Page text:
Mobile Video May Be Key To LTE

Japan's NTT DoCoMo expects the 4G network to drive revenue by spurring interest in video downloads and mobile streaming services.
Mobile video will be a major reason mobile operators will roll out 4G networks based on Long-Term Evolution technology, according to NTT DoCoMo president Ryuji Yamada.

Japan's largest carrier will be deploying its 4G network in 2011, which is earlier than most major mobile operators around the world. The company said the LTE services will enable it to see a rise in profits and average revenue per user because it will offer customers access to more content.

The company recently launched a mobile video service called BeeTV, and Yamada said the company signed up more than 400,000 paying users in the first seven weeks. With a theoretical downlink speed limit of 100 Mbps, LTE could open the door for a host of new mobile video services like streaming high-definition mobile video. Yamada said the LTE networks could make it easier for subscribers to buy videos on the go, as well as spur interest in unlimited mobile data plans.

The carrier said it has learned its lesson from its 3G rollout, which was plagued with poor reception outside of the major cities.

"This time we want to introduce LTE as an overlay on top of 3G," Yamada told the Financial Times. "From 2011, we plan to have handsets that can use either system."

NTT DoCoMo is the second major carrier to lay out aggressive LTE deployment plans, as Verizon Wireless said it would begin rolling out its 4G network by the end of the year. Verizon plans to have LTE networks rolled out to 25 to 30 markets by the end of 2010, and it is hoping to have nationwide deployment by 2015.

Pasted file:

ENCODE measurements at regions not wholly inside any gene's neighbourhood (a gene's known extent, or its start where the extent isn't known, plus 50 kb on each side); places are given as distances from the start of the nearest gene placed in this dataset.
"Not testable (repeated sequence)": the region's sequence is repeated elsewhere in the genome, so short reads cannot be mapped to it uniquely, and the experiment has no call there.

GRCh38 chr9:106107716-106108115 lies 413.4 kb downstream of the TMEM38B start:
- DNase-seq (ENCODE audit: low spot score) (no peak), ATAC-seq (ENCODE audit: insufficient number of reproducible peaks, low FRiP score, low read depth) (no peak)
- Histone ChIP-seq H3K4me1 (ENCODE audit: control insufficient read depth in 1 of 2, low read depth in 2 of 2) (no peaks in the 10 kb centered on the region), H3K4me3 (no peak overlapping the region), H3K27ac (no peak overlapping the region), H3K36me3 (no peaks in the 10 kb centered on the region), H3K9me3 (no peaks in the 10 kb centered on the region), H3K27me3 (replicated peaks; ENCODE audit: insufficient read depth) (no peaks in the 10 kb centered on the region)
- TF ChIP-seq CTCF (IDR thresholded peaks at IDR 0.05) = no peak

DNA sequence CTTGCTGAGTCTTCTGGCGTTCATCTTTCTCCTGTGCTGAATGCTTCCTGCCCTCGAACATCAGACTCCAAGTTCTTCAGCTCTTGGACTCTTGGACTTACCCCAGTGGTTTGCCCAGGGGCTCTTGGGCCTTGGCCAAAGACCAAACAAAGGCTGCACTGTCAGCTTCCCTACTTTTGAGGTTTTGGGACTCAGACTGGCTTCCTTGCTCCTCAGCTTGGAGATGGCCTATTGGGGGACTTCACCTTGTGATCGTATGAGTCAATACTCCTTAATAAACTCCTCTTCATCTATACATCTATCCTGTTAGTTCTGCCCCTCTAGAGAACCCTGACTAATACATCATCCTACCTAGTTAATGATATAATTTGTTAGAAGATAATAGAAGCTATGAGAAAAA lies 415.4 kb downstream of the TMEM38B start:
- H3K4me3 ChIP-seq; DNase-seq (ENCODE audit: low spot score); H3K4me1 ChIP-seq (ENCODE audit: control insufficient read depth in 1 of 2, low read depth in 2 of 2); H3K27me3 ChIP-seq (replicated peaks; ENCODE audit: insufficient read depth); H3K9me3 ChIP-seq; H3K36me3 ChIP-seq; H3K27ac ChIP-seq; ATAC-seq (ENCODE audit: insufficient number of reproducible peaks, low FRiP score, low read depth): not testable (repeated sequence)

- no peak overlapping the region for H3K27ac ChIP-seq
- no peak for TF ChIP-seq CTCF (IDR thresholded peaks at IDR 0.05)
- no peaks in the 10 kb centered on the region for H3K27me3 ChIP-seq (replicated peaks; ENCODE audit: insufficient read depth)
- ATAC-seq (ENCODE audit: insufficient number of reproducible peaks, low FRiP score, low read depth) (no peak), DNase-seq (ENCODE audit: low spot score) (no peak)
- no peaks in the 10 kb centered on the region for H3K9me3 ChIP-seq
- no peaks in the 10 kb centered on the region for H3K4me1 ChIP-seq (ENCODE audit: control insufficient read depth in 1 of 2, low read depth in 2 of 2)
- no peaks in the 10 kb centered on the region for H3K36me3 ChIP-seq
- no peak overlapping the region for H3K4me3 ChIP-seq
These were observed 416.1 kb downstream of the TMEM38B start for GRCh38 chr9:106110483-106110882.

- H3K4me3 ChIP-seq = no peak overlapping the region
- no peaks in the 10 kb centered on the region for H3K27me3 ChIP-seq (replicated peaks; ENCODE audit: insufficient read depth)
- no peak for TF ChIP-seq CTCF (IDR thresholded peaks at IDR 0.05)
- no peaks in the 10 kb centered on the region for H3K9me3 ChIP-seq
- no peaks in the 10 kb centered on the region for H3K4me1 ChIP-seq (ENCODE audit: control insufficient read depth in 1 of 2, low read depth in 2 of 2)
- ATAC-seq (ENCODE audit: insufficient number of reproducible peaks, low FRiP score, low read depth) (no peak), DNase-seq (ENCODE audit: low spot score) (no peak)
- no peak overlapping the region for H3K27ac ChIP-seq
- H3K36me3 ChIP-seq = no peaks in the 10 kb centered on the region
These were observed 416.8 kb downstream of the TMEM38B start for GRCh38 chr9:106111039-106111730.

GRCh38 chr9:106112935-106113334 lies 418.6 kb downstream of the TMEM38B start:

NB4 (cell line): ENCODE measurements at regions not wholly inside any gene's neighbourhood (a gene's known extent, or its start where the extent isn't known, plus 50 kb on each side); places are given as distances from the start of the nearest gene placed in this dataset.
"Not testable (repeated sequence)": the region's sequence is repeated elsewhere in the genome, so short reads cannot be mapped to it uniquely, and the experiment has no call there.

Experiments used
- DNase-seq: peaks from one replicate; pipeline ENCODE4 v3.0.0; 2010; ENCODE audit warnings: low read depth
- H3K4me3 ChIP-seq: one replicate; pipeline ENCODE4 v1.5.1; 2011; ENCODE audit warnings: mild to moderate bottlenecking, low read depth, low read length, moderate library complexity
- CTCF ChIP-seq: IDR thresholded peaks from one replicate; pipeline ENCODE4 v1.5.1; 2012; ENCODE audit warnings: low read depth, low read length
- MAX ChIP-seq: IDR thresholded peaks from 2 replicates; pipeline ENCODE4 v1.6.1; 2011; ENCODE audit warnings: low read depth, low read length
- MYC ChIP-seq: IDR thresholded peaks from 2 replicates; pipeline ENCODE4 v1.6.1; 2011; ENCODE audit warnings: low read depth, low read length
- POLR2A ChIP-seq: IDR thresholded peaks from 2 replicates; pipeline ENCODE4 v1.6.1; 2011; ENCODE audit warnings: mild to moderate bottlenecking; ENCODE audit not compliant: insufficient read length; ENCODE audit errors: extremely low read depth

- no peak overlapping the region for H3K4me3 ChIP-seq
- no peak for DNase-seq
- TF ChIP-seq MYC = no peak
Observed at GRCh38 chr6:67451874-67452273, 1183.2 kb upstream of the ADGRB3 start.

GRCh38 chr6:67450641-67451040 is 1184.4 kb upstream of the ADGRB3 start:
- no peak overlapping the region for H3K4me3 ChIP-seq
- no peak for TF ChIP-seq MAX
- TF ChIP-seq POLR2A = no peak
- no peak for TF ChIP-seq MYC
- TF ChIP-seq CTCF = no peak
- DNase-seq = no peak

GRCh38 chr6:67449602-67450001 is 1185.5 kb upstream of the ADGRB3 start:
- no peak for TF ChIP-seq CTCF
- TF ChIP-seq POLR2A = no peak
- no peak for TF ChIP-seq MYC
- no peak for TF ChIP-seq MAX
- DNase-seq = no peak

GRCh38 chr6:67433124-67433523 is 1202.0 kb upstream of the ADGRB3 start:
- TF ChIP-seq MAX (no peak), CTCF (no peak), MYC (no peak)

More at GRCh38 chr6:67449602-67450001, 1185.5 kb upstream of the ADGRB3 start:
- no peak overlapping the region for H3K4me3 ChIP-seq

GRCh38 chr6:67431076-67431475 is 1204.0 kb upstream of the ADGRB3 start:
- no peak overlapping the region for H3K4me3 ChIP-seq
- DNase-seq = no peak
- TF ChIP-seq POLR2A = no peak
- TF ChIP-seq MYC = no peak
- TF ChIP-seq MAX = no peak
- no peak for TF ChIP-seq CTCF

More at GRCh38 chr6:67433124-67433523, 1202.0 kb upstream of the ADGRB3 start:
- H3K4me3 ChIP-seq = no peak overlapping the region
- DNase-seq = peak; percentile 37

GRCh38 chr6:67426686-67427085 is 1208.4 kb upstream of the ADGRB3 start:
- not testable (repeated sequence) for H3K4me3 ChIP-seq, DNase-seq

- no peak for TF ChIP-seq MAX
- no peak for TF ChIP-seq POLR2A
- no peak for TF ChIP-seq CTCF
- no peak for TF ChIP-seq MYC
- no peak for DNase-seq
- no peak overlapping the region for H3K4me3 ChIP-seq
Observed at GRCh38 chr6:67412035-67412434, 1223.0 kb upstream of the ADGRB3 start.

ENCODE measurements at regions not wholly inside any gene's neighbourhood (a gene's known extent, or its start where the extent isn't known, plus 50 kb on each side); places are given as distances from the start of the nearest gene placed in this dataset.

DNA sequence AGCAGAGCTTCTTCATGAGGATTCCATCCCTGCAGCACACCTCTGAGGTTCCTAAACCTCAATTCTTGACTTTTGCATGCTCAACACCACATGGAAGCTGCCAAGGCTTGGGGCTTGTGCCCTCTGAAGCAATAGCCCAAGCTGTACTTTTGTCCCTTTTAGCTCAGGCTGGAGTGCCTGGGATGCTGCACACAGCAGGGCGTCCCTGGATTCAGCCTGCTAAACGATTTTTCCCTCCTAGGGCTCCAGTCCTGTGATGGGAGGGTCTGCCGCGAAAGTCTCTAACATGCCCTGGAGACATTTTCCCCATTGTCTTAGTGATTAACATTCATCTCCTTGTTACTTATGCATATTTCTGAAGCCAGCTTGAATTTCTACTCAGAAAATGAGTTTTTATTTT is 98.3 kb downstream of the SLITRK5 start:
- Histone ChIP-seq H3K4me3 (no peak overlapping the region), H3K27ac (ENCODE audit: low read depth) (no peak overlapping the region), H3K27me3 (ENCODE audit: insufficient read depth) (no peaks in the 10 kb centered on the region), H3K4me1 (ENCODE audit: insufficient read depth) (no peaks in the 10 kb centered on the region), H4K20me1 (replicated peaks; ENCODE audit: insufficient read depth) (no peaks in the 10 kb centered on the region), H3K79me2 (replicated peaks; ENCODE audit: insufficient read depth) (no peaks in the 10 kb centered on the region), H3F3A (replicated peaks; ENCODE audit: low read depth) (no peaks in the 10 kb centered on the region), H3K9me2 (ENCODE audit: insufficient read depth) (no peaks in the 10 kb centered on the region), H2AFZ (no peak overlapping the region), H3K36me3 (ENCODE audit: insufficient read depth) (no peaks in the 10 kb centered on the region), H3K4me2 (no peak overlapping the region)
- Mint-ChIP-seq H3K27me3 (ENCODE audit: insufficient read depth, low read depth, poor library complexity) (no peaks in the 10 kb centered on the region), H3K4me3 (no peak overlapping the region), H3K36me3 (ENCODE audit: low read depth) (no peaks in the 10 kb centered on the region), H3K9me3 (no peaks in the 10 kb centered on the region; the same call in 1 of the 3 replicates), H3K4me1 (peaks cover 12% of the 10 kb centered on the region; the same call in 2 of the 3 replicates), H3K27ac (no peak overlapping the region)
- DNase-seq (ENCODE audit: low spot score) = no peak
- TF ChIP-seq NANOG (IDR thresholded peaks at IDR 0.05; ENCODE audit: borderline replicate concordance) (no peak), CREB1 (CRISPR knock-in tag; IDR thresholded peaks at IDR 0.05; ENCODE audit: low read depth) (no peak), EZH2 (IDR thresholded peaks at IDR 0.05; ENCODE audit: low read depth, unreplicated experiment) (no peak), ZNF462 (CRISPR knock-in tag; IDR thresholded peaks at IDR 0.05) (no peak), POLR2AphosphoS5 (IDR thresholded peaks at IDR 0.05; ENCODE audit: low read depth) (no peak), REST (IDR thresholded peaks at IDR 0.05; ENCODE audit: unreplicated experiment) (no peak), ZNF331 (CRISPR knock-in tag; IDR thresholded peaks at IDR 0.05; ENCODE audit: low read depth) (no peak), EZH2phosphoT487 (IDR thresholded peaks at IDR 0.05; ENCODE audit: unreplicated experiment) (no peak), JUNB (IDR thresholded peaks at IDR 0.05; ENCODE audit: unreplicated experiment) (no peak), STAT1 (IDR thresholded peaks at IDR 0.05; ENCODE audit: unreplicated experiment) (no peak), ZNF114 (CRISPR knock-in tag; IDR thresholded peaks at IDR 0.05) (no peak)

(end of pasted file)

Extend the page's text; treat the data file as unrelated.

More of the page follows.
There is a bit of format war going on with the next generation of mobile broadband though, as Sprint Nextel's Clearwire is making a strong push with WiMax networks. Clearwire has received heavy investments from Google, Intel, Time Warner Cable, and others, and it has already deployed networks in Baltimore, and Portland, Ore.

LTE Vs. WiMax won't be the typical winner-take-all showdown. Learn what each brings to the race (registration required).

Editor's Choice
John Edwards, Technology Journalist & Author
Carrie Pallardy, Contributing Reporter
Alan Brill, Senior Managing Director, Cyber Risk, Kroll
John Bennett, Global Head of Government Affairs, Cyber Risk, Kroll
Sponsored by Lookout, Sundaram Lakshmanan, Chief Technology Officer
Brandon Taylor, Digital Editorial Program Manager
Jessica Davis, Senior Editor
Richard Pallardy, Freelance Writer
Sponsored by Lookout, Sundaram Lakshmanan, Chief Technology Officer
Sara Peters, Editor-in-Chief, InformationWeek / Network Computing